Preston PSD 1 says water is discolored but safe

ARTHURDALE – Manganese in the water at Public Service District 1 is discoloring the water, but there is no danger to customers, the district says.

In a news release Wednesday, the district said it is aware of concerns about the color of the water, “but also assure you that the water quality, which is constantly being monitored by both the PSD and all other necessary authorities, is constantly being improved through the efforts of various PSD personnel.”

“Please be assured that all efforts are being taken to remedy the issue as quickly and as safely to our customers as possible,” the district said.

Mike Adams, who serves on the board of PSD 1, and Lewis Baker, Source Water Protection Specialist for the West Virginia Rural Water Association, said manganese  is a naturally occurring mineral.

The U.S. Environmental  Protection Agency (EPA) has established National Primary Drinking Water Regulations that set mandatory water quality standards for drinking water contaminants.  In addition, the EPA has established regulations that set non-mandatory quality standards for 15 contaminants.

One of these is manganese. According to the EPA,  water containing manganese is, “black to brown in color; black staining; bitter metallic taste.”  Drinking water standards are set for 0.05 ppm for manganese.

The secondary standards were set to give public water systems some guidance on removing these chemicals to levels that are below what people will find noticeable.

A spokeswoman for the State Department of Health and Human Resources said that four samples  taken throughout the distribution system on Sept. 13, with results of 0.032 mg/l, 0.051 mg/l, 0.042 mg/l and 0.009 mg/l.  Only the 0.051 result was above the secondary Maximum Contaminate Level, she said.

Adams said about three months ago the water was pink or purple.  He said this was due to the addition of chemicals to remove the manganese.

“We had the water tested by the health department. They said it was safe but  not aesthetically pleasing,” he said.

In its release, PSD 1 noted, “sometimes the alternative source cooperates with our water processing and production, sometimes it does not … As a result of attempting to improve its condition with the use of aerators, such activity, the season and the environment, have caused disruption of the settlement.”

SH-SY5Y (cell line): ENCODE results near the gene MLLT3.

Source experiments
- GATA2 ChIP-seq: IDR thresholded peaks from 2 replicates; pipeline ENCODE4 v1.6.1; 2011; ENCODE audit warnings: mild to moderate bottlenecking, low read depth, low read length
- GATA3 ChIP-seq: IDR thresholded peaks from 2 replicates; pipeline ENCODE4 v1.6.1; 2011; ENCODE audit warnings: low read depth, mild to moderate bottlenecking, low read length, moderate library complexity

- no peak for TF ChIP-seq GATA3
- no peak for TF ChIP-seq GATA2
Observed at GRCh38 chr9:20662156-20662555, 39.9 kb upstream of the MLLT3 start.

Adams said PSD 1 is currently pumping water from an impoundment  beside West Preston school in Arthurdale.  He said the water is drawn from the shallow edge.

“We have a project going on where we are aerating the water.  It stirs water from the bottom to the top,” Adams said.

The district’s normal water source, on WVU’s J.W. Ruby Research Farm in Reedsville, is unavailable while an $8 million dam rehabilitation project is completed. The dam was built in 1969.

The impoundment had silted in, so that the district was limited to drawing water from a small pool. The work will provide the growing district with more water and make the dam  safer for those downstream.

Baker said manganese settles  in mud at the bottom of ponds. Some dissolves back into the water. When the seasons change, he said, the bottom water comes to the top, raising the  manganese levels.

Baker said black manganese oxide might coat water pipes.  “If the color is black it’s manganese oxide,” he said. “Run cold water to flush your pipes. Don’t run hot water. If you do it will settle in your water heater and take longer to clean up.”

He said the other colors, pink and purple could be caused because by the use of potassium permanganate.  Potassium permanganate oxidizes iron, manganese and hydrogen sulfide in particles.  If   too much is used the water changes to pink or purple.

He said he believes PSD-1’s manganese problem is a temporary one but might require it to flush its pipes.

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